Thursday, 20 March 2014

Review - TxK (PS Vita)

Tunnel Vision

TxK is another entry in a long running series of psychedelic shooters from British developer, Jeff Minter. Ever since the days of the Commodore 64, when he unleashed his Mutant Camels onto the world, Jeff has had a borderline obsession with LSD-infused visual madness and farmyard animals - sheep, yaks, camels, llamas, you name it (though I guess it has to be a fairly exotic farmyard to host all of those animals). His most famous creation thus far has to be Tempest 2000, a reboot of Atari's classic 1981 arcade shoot-em-up created for their Jaguar console. It is widely considered to be the best game on the system, and deservedly so, despite there being little in the way of competition. It stuck closely to the formula set by the arcade original, only this time with Minter's unhinged acid-trip take on proceedings. Cue, fireworks, explosions of neon light, wobbling nonsensical text, speak-and-spell speech, sheep noises and a fantastic rave soundtrack.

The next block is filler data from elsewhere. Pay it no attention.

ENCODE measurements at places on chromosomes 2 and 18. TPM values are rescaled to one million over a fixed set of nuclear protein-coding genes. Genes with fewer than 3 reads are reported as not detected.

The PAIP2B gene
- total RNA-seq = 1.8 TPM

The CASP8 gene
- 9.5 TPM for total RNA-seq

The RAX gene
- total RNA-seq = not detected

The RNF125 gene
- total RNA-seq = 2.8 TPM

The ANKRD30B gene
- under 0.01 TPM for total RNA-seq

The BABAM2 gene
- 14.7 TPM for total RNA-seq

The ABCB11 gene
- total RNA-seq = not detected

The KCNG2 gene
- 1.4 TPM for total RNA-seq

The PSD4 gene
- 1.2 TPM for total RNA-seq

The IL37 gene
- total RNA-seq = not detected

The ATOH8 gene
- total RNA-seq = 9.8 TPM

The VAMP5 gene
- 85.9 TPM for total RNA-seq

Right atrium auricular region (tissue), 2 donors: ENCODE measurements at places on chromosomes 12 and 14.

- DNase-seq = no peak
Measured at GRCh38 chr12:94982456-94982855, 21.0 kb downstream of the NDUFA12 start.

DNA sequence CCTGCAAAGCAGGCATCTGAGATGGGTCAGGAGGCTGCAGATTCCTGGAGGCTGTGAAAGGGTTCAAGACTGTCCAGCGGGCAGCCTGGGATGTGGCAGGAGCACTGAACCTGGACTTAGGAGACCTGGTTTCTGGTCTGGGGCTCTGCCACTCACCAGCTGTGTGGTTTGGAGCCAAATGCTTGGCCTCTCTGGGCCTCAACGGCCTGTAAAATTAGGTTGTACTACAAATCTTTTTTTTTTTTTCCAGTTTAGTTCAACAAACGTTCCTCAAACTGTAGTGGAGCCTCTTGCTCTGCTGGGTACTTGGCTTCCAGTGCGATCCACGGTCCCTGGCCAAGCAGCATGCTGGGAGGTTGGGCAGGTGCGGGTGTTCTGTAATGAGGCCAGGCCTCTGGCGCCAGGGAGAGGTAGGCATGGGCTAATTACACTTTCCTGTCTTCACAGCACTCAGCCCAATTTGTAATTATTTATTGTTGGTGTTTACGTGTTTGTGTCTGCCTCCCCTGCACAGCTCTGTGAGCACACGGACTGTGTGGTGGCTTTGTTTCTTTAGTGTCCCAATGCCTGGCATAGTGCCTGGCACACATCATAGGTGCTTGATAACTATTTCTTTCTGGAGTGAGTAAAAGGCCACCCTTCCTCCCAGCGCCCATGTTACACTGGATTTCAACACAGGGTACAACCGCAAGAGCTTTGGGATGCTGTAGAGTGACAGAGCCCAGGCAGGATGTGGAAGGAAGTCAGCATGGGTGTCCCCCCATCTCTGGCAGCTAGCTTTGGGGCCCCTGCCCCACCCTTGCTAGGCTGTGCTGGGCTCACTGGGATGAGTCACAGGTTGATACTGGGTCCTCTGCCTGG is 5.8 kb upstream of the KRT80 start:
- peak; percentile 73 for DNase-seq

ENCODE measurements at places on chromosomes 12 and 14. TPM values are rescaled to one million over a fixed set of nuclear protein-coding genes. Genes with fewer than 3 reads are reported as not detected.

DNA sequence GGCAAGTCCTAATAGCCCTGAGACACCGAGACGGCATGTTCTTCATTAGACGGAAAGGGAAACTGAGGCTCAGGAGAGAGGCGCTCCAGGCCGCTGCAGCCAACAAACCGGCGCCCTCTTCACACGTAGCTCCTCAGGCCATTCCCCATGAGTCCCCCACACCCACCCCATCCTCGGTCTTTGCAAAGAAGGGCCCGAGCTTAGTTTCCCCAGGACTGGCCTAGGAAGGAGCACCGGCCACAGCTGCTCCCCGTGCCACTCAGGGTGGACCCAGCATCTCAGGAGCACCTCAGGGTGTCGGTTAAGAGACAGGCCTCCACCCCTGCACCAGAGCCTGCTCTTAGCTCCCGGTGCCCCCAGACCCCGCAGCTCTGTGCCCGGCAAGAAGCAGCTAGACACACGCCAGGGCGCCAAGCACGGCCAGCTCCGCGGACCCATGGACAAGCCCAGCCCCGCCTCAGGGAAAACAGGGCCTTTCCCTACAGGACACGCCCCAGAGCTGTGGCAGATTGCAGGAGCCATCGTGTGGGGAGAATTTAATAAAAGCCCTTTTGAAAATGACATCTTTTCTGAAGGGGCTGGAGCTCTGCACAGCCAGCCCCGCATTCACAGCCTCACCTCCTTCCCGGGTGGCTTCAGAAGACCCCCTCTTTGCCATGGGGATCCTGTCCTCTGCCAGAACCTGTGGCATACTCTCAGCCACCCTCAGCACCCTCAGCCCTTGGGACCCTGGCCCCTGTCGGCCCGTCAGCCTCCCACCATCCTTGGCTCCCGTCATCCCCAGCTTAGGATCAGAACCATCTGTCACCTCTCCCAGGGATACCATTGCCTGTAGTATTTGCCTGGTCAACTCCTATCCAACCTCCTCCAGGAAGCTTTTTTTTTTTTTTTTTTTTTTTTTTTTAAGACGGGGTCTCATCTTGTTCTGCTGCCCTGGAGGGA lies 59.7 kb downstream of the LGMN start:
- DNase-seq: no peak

Now, after several modified ports of Tempest 2000 on various consoles and 2007's similar Space Giraffe, Jeff now unleashes his latest take on the 32 year old tunnel shooter format. Anyone who has played either Atari's original, or any of Jeff's revamps will feel instantly at home with the familiar mechanics. The aim, as always, is to navigate your yellow, claw-like, ship around the outer edges of the level - each one a different geometric shape made up of various lanes - firing at a multitude of enemies and projectiles that travel up towards you. Enemies who reach your plane of movement will latch onto you and pull you down, losing you a life in the process. This is classic 80's arcade simplicity through and through, and just as addictive.